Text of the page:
This doesn’t mean Manhattan faces the same risks as surrounding areas, of course. But the East overall has more land and more people in the WUI, including communities near big cities. Making the situation even worse: These communities may be less prepared to respond to fires because the threat is still unfamiliar, even to longtime residents.

Residents in the West are no strangers to the threat of fire. There are more than 31 days of fire weather annually in 36 Western climate divisions across 11 states. Among the 36 divisions,15 see more than 60 days of fire-friendly conditions, on average.

Of the 95 climate divisions across all Western states, 79 now see more fire weather days than they did 50 years ago, with nearly half (43 divisions) seeing increases of at least 14 fire days, and 20% (19 divisions) now see at least 31 more days of fire weather. Statistically, wildfire is still a predominantly Western story, and risks keep trending upward.

Of the three factors that contribute to fire weather, relative humidity — and its interaction with heat — plays a pivotal role that helps to explain why the West faces higher weather-related risks.

  • First, the West has trended drier overall as temperatures have climbed. As drought conditions persist, the already depleted moisture in soils and plants are drawn out by hot, dry air. In recent years, fire-prone areas have been parched even before summer begins.
  • Second, especially nighttime humidity levels have trended downward as temperatures have risen. That limits the natural system’s ability to recover moisture lost during the day, further boosting susceptibility to wildfire. When fires start, it also changes their behavior, which used to slow on damper, cooler nights. Without those conditions, fires can remain active and grow overnight.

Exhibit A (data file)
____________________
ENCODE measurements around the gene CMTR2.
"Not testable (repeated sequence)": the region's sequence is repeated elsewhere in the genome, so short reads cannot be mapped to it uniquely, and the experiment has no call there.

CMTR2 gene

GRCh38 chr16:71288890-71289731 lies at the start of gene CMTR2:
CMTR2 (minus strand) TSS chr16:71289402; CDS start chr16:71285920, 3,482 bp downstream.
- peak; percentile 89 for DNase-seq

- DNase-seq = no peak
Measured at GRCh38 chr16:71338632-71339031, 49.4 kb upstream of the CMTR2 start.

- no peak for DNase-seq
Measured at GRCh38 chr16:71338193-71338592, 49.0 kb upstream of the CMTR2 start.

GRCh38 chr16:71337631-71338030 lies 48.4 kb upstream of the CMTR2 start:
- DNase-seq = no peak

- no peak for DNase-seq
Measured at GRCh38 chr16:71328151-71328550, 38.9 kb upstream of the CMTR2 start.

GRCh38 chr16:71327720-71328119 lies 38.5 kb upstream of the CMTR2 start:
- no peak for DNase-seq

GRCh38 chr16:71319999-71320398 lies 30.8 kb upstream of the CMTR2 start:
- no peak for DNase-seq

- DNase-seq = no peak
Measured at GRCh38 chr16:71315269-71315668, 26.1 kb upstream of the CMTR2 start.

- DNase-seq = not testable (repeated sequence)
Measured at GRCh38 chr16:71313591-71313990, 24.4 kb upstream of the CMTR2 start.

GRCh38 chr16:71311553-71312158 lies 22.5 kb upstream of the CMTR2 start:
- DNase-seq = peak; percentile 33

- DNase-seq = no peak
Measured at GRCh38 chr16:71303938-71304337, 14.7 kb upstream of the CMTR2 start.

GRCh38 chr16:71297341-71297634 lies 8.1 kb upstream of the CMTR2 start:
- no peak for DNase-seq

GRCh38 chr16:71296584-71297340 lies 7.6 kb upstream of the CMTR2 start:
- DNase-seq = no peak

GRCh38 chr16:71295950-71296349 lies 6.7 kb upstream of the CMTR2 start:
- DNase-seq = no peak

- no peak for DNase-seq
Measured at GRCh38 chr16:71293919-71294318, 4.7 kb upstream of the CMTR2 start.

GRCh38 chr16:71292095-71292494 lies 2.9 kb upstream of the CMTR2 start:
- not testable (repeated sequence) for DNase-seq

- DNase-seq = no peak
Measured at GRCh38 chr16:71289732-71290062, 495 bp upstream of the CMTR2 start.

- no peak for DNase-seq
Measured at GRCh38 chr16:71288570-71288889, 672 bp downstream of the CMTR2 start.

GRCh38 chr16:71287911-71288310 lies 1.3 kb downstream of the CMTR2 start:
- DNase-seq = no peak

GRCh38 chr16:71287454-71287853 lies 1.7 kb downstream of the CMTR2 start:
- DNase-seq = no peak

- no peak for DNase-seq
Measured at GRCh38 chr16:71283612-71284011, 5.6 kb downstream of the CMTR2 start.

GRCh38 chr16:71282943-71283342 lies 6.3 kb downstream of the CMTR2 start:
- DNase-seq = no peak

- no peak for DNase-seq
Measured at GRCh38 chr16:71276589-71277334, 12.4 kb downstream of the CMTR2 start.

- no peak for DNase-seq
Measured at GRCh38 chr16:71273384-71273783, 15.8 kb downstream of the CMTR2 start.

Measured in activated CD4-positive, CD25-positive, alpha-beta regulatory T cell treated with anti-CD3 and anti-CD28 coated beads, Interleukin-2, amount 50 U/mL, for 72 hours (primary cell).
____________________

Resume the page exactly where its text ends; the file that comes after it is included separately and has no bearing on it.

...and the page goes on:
Last winter’s record-setting snowpack and rain might help buck the long-term trend for earlier fire seasons in the West, but it doesn’t necessarily reduce overall risks.

For now, there’s more moisture in many historically fire-prone areas, but there’s also more new growth. If recent trends toward hot, dry conditions continue this summer, all that new growth could wither, becoming unusually abundant fuel for late-season fires. That might make 2023 yet another risky year for the growing number of people living next to wildlands in the West.

If there’s a silver lining to the rising wildfire risks in the West, it’s preparation. As conditions continue to increase the potential danger to residents, many communities are raising awareness, developing communications plans and helping people understand and manage wildfire risks.

As those risks extend eastward, local planners can model their Western counterparts to educate and protect people who haven’t had to think about wildfires until recently.

Ultimately, this research shows how the U.S. has been on a collision course with wildfire risk for decades. As climate change has elevated weather-related risks, more Americans are moving into fire-prone places, and more places are becoming fire-prone.

Just as with climate change, the most practical immediate solution is to learn about the dangers, prepare for the impacts and plan for a riskier future. Just as with climate change, the only long-term solution is to address the root causes, cut emissions to slow and ultimately stop global warming — and reduce these risks in the future.

Kaitlyn Trudeau is a senior research associate at Climate Central, a climate science nonprofit organization that analyzes and researches climate-related issues. Her research includes analyzing atmospheric influences on Western wildfire risk. She has a B.A. in physical geography from California State University, Sacramento and a M.S. in geography from the University of Nevada, Reno, where her research focused on climate change in the Arctic region.